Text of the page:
Gopala’s successor Dharmapala was also a great patron and builder of Buddhist establishments. He founded the Vikramsila Monastery. It had 108 rooms, 54 rooms for the general use of the monks and 54 for esoteric practices; in the centre was the great hall. These are surrounded by a wall with 6 gates. The king maintained 108 eminent Buddhist scholars to carry on religious and educational activity of this institution. Besides the students other residents were also maintained by the State. Dharmapala also patronised the Nalanda Vihara. (Ref 7)
Rathnagiri in Orissa, which had yielded many pieces of Buddhist art was also a famous centre of Buddhist culture during this period. A Buddhist monk named Prajnais known from Chinese sources to have lived and studied at the monastery of Ratnagiri. The king of Udra, Orissa named Subhakara (AD 790), who patronised this institution, is said to have sent a section of the Avatamsaka to the Chinese emperor Te -Tsong through Prajna. (Ref 8)
An inscription incised on one of the caves at Dhauli Hill reveals the existence of a Buddhist Monastery called Arghyaka Varatika. The inscription belongs to early 9th century AD. The monastery was built in AD 829 by Bhimata and Loyamaka during the reign of King Santikaradeva. (Ref 9)
Ref 1 => Life (of Hiuen Tsiang, Hwui-li, pp 112-113
Ref 2 => Yuan Chwang, II, 164-65.
Ref 3 => Life (of Hiuen Tsiang, Hwui-li, p 154.
Ref 4 => Yuan Chwang, I, 343-44
Ref 5 => Taranatha (Schiefner), p 204.
Ref 6 => Manjusrimulakalpa (TSS), P. 631.
Ref 7 => Taranatha (Schiefner), p 207
Ref 8 => S.Levi in Epigraphia Indica, XV, PP. 363-364; HCIP, IV, pp. 65, 80.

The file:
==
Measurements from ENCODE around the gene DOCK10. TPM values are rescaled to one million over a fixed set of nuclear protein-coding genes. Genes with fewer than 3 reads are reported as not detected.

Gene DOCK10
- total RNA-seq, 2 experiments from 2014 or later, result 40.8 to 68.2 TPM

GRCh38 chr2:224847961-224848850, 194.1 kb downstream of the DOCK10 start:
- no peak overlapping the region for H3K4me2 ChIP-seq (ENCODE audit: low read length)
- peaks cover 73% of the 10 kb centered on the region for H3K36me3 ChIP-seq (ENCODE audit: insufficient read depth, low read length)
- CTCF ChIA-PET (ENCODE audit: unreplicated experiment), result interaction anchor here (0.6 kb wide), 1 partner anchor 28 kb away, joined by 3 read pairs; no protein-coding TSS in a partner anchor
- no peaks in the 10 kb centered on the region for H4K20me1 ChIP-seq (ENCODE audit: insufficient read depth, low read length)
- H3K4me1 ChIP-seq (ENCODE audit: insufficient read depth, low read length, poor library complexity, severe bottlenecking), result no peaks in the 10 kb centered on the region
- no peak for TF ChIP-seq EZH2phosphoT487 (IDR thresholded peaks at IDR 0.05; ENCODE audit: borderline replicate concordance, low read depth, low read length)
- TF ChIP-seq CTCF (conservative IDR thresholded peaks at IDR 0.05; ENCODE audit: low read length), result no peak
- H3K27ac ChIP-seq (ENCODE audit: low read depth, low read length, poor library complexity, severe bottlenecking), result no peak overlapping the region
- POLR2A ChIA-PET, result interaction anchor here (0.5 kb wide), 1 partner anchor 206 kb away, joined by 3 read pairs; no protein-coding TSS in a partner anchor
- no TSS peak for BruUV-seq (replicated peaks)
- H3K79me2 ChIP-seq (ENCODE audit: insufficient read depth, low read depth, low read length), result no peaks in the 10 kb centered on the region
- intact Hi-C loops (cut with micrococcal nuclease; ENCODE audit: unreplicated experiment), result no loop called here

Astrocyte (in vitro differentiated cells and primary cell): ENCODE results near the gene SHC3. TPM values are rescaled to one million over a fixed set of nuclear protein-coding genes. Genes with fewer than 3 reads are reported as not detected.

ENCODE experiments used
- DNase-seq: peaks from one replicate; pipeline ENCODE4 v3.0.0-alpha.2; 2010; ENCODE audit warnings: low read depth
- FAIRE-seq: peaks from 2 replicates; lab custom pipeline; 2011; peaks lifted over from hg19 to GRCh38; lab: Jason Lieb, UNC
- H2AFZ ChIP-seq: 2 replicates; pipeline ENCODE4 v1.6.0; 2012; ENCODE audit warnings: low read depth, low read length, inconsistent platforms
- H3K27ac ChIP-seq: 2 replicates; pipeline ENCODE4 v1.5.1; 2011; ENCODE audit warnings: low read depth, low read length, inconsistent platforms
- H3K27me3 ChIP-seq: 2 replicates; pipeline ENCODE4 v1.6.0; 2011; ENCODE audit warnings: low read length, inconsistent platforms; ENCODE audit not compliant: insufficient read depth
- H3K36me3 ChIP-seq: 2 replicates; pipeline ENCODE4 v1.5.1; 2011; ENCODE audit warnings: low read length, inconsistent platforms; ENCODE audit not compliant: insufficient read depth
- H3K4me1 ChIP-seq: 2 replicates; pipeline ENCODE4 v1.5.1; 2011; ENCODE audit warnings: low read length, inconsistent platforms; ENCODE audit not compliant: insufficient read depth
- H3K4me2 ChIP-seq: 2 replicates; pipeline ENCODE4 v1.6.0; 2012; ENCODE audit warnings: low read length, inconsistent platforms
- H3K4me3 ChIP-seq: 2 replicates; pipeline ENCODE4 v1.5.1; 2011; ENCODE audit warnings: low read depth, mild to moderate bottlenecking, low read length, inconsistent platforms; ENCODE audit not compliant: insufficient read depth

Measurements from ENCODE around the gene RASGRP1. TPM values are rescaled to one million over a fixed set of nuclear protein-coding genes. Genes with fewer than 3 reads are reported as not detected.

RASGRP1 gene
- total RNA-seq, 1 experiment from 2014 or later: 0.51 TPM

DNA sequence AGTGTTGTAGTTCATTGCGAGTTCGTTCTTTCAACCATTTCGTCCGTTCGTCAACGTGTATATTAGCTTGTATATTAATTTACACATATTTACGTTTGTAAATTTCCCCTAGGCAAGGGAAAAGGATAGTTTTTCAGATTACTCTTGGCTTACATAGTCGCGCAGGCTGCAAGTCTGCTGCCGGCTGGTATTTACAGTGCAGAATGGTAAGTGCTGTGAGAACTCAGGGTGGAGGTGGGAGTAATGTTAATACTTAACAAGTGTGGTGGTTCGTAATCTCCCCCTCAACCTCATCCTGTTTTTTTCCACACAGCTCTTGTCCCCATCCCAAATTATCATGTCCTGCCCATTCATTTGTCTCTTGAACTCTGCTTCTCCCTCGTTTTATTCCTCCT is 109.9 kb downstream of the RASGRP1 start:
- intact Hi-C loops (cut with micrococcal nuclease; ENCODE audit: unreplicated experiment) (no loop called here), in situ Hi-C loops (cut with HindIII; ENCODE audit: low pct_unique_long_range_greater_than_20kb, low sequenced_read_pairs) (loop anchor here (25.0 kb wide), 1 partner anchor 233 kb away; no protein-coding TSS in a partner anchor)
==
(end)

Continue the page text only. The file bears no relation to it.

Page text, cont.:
Ref 9 => Epigraphia Indica, XIX, pp. 363-364. Nov 27, 2011.
The topic of ‘Buddhist persecution’ must not be studied from the Indian perspective only. Instead we must consider Central Asia also, where Buddhism was very strong in medieval period. A Pan Asia study is required. Isolated examinations, circled around India, are partial and not going to render the exact reasons of decline.
It is a well known fact that, different ideologies and belief systems can take birth and evolve into a robust system, only in a land that respects all such faiths. As we see, in India there were Hindu, Bauddha, Jaina, Ajivika, Carvaka and many more religions and sects. This clearly reflects India’s capacity to inculcate friendly atmosphere between different religious and philosophical traditions.
Hinduism and Buddhism co-existed in India for about 1500 years. So to accuse that Hindus persecuted Buddhists, we need at least 150 persecution incidents (say, one evidence for each 10 years). Can we shoot an accusation which is based on a few persecution incidents, especially when the two religions co-existed for 15 centuries? Considering the fact that, Buddhists are well versed scribes, had persecution happened, they must have written it down. But no such data are available. Instead we have a few such incidents and the reason for such incidents can be the socio-political in nature. Hinduism’s fundamental texts do not advocate aggression toward any religions or beliefs. This is the very reason for the existence of many beliefs systems India. And then how can anybody accuse that Hinduism acted against a particular religion?